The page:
Control of thyroid hormone action in the developing rat brain

Thyroid. 2003 Nov;13(11):1039-56. doi: 10.1089/105072503770867219.


Thyroid hormones play important roles in brain development. The physiologic function of thyroid hormones in the developing brain is to provide a timing signal that leads to the induction of differentiation and maturation programs during precise stages of development. Inappropriate initiation of these timing events leads to asynchrony in developmental processes and a deleterious outcome. The developing brain is protected from premature thyroid hormone signaling through a variety of measures. Firstly, local brain levels of both thyroxine and triiodothyronine are controlled by ontogenically regulated patterns of production and metabolism. Secondly, developmentally regulated expression of nuclear proteins involved with the nuclear TH response apparatus control the temporal response of brain genes to thyroid hormone. Finally, developmental regulation of TH action modulating transcription factor expression also controls TH action in the developing brain. Together these molecular mechanisms cooperatively act to temporally control TH action during brain development. A description of these controlling mechanisms is the subject of this review.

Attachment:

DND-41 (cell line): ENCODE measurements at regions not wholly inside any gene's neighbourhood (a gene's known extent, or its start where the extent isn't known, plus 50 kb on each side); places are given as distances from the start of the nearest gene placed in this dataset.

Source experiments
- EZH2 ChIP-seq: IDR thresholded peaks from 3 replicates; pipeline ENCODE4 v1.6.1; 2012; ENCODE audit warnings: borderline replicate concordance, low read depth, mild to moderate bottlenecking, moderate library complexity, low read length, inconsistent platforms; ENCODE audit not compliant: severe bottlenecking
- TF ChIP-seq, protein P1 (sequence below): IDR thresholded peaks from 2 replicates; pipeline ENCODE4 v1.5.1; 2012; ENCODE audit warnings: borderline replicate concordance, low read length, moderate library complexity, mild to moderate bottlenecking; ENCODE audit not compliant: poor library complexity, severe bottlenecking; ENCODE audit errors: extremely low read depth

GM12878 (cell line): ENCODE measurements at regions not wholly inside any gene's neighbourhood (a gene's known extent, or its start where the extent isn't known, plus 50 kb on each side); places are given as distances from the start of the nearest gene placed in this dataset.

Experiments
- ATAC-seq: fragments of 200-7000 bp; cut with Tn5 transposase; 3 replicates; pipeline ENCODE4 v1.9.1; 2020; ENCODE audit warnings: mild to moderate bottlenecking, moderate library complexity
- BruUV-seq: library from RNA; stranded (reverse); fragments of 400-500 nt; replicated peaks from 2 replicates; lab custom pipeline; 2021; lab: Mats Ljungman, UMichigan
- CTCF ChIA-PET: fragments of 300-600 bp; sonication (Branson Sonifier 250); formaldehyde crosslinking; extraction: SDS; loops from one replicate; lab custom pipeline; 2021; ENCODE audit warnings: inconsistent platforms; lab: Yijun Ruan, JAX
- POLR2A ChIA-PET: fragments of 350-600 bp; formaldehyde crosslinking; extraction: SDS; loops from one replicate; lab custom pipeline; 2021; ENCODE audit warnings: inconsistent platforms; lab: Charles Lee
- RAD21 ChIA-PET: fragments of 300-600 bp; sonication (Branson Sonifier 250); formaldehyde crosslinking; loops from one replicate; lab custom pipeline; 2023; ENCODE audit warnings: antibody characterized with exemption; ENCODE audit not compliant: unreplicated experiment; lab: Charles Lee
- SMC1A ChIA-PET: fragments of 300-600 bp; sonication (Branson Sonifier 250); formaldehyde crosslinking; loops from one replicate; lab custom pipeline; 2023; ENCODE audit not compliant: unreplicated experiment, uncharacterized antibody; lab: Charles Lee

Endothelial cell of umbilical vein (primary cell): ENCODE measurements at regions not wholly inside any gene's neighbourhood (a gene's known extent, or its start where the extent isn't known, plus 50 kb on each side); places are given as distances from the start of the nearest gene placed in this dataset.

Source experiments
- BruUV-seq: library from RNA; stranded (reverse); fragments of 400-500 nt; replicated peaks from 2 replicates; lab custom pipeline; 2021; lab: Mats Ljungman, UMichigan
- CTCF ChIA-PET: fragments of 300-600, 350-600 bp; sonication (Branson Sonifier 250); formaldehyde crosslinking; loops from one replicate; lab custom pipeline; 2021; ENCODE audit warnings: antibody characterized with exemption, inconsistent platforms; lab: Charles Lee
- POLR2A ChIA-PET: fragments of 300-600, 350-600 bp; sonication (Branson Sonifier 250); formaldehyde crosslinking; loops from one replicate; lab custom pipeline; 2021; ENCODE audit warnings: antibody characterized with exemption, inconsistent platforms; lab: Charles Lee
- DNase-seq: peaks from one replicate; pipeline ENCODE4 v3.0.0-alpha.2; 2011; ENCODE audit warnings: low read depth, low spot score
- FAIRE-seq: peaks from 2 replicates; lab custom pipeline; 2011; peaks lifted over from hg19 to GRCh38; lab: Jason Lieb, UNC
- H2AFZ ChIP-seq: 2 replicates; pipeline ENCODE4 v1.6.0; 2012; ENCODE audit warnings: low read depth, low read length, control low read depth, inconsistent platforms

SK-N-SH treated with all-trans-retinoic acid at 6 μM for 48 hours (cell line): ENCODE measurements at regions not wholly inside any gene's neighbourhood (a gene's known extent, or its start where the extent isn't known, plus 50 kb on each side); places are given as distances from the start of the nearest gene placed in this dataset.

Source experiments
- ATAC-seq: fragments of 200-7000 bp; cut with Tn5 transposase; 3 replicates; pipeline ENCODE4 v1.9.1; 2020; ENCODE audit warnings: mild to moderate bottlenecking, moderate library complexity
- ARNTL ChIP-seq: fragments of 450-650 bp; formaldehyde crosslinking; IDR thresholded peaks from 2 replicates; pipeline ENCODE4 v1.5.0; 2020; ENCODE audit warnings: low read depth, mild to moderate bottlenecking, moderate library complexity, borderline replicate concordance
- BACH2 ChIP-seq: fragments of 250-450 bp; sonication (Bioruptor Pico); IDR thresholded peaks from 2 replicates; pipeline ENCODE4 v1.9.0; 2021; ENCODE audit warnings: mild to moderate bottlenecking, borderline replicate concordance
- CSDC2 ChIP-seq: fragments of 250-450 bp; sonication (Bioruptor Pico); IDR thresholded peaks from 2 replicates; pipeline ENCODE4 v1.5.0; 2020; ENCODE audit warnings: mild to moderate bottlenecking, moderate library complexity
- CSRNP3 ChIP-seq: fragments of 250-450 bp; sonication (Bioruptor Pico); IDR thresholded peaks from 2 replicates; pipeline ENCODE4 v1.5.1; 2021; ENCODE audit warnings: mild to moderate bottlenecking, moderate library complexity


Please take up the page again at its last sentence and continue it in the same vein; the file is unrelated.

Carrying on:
Publication types

  • Review

MeSH terms

  • Aging / physiology
  • Animals
  • Brain / cytology
  • Brain / embryology
  • Brain / growth & development*
  • Cell Differentiation
  • Cell Nucleus / enzymology
  • Embryonic and Fetal Development
  • Rats
  • Signal Transduction
  • Thyroid Hormones / physiology*
  • Tyrosine 3-Monooxygenase / metabolism


  • Thyroid Hormones
  • Tyrosine 3-Monooxygenase